In a photograph by Jaisingh Nageswaran, a boy is swimming in a river. His arm lunges forward, hanging mid-air. In another image, a young boy’s face is turned towards the sky. He leans back against the water, sunlight cast on his face, a small victory being celebrated behind tightly shut eyes. These are photos from DOWN BY THE RIVER: MULLAI PERIYAR (2020-21), a series Jaisingh shot on his iPhone while in a national COVD-19 lockdown in India. During this time Jaisingh has been photographing his home in Vadipatti, a town in the Madurai district of Tamil Nadu, the river Mullai Periyar which cuts right through it, and the people who live and work there.
Jaisingh’s photos are full of sounds. The music of the Mullai Periyar leaks in: the naked laughter of adolescent boys, grandmothers calling names as if they were songs, watery giggles over fish caught in open palms, loud leaps into the river by small children, women washing clothes by the steps. ‘The whole village comes to the river,’ Jaisingh told me when we spoke last December. The community of washermen and women carry clothes to clean on the steps of the river. Agricultural and daily wage labourers come with their cattle to bathe them. Young boys with their grandmothers learn to swim by throwing coins in the river and diving in to look for them.
The Mullai Periyar is as accepting as it is revealing. The washermen and women and the daily wage labourers come from Dalit and Other Backward Class (a term the Constitution of India uses to categorise socially disadvantaged castes). Occupations in India are neither accidental nor determined by choice, but dictated by caste, yet Jaisingh refuses to let caste be the only narrative. ‘I want to capture the happiness of my people by our river,’ he says.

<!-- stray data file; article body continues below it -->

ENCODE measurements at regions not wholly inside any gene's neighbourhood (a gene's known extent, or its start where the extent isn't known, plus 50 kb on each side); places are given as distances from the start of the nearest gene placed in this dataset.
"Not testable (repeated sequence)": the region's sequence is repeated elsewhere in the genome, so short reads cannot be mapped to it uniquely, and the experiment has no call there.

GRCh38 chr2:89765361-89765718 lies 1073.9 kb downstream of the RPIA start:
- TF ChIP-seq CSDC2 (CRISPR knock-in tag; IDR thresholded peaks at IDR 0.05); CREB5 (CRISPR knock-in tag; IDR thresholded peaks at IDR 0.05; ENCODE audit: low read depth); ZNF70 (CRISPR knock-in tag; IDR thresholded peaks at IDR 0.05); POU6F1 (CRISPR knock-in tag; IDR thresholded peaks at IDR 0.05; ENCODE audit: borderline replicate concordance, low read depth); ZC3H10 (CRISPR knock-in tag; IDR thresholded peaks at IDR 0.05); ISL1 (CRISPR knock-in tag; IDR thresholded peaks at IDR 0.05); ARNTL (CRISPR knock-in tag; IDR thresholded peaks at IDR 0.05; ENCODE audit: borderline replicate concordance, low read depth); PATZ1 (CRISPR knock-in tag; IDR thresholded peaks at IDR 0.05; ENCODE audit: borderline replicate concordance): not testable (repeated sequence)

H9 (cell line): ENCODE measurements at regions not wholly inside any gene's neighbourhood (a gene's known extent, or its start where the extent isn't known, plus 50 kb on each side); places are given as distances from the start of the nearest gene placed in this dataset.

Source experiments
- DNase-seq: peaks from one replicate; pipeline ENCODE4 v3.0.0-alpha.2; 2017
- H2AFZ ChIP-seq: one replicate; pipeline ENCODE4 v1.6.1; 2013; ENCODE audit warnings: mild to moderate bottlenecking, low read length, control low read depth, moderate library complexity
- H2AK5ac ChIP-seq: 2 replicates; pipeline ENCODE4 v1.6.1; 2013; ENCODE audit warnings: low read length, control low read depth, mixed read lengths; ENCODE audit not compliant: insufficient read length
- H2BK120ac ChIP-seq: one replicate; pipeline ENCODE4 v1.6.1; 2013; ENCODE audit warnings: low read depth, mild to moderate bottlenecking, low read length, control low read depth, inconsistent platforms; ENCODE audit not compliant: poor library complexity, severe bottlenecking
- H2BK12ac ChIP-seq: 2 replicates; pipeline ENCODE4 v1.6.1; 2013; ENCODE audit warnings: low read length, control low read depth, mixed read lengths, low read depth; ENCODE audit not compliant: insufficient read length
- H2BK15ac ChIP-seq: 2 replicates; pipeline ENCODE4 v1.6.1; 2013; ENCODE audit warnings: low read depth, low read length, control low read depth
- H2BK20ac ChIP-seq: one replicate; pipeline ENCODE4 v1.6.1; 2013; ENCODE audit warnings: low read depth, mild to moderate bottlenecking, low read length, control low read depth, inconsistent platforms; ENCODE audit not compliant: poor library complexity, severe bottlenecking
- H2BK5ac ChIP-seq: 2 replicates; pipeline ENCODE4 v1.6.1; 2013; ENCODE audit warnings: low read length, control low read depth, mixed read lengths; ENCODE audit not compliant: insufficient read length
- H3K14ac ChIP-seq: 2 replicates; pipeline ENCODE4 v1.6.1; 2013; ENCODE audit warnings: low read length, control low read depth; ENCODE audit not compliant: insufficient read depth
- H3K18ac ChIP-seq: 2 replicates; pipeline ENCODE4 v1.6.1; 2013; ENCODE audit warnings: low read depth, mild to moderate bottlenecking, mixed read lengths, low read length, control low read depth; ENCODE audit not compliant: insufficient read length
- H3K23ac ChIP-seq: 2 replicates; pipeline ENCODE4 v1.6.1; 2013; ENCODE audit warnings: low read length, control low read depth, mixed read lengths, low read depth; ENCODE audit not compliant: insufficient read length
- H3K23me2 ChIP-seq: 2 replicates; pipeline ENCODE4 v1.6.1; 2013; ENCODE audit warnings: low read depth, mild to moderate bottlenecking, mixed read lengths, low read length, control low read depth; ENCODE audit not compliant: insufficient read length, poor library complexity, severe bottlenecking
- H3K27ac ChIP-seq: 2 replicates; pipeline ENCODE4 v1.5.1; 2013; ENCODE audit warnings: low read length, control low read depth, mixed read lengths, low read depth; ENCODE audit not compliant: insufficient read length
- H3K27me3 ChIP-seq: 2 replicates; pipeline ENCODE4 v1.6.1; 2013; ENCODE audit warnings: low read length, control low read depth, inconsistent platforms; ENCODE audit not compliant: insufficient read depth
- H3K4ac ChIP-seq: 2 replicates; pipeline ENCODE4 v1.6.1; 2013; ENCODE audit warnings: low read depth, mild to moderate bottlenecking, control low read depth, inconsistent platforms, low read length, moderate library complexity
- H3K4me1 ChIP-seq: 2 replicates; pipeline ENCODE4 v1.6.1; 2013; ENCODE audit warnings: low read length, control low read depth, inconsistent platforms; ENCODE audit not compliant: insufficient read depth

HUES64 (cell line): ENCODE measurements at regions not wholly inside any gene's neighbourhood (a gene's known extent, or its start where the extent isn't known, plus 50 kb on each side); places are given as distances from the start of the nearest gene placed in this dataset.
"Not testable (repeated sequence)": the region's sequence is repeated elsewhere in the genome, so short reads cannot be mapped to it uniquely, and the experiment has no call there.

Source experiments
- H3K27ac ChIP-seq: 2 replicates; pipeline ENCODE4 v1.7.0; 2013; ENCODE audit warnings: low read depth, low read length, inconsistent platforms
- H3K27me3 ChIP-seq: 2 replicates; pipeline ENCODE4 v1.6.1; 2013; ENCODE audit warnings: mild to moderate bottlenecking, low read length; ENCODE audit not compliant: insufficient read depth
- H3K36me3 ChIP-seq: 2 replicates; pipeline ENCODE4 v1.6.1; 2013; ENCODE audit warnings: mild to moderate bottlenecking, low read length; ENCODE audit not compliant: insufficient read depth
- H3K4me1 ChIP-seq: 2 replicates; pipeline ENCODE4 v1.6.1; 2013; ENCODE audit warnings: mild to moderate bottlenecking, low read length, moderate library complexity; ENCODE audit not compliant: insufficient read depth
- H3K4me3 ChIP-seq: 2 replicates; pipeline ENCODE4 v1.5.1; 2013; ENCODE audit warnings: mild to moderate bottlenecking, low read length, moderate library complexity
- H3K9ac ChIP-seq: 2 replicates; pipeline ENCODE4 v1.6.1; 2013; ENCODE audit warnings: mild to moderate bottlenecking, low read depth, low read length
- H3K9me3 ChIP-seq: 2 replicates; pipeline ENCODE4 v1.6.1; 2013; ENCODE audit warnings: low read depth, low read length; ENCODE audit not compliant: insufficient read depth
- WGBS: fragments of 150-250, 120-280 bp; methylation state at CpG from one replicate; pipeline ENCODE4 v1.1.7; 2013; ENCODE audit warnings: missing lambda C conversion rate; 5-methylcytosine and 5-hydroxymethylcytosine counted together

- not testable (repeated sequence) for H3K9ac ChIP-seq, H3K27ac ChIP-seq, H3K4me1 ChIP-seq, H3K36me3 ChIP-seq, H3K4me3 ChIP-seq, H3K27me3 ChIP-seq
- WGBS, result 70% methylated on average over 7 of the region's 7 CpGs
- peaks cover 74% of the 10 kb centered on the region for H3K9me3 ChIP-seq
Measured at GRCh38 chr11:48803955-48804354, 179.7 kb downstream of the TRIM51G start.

Jaisingh is the grandson of Ponnuthai, the first Dalit woman in the village to become a teacher. In 1960 she founded the Gandhiji Primary School, which later became the Ponnuthai Primary School. During the 1970s the school was routinely vandalised by upper-caste villagers. That a Dalit woman was teaching was unacceptable to them. In 1980 the school was demolished by a mob during a religious procession.
Ponnuthai shaped Jaisingh’s skills as a photographer. As a child, he walked with her to the paddy and rice fields, spending hours listening to her stories. Standing by Ponnuthai’s waist, looking up, he saw image after image through her eyes. Removing weeds with a sickle in hand, she told him of her fights with upper-caste villagers, of her fearless dealings with the police, and the many disputes with education officers. She never stopped teaching, and she couldn’t afford to stop working the fields. After her school was demolished she took to teaching classes under the trees.
Jaisingh found numbers and words difficult. It wasn’t until he watched the Bollywood film TAARE ZAMEEN PAR (2007), about a young boy struggling with dyslexia, that he recognised the nature of his own struggles. Ponnuthai taught him that the only way to be unafraid of the world was to find work to be absorbed by. Jaisingh did not stay in school, but Ponnuthai’s stories became what he calls his ‘raw materials’ for learning. His relationship to photography isn’t sustained by light, colour, composition, or angle, but by the objects and people of his home and village.
The idea that expertise, merit and talent are enough to sustain an artistic practice is a popularly upheld savarna (upper-caste) belief. Yet, hard work, hunger, and knowledge rooted in experience are far more powerful when it comes to truth-telling. While taking photographs of men washing their roosters, people working in the paddy fields, and vendors selling fruits and vegetables, Jaisingh stands close to those he photographs. Sometimes we are able to find him in the frame, to catch a glimpse of his silhouette in an old man’s eyeglasses. In the hands of a photographer with expertise, who may only know how to use the camera as a tool, identities can become performative instruments. In Jaisingh’s photographs, trust and love supersede everything else. He continues to see the world standing by Ponnuthai’s waist.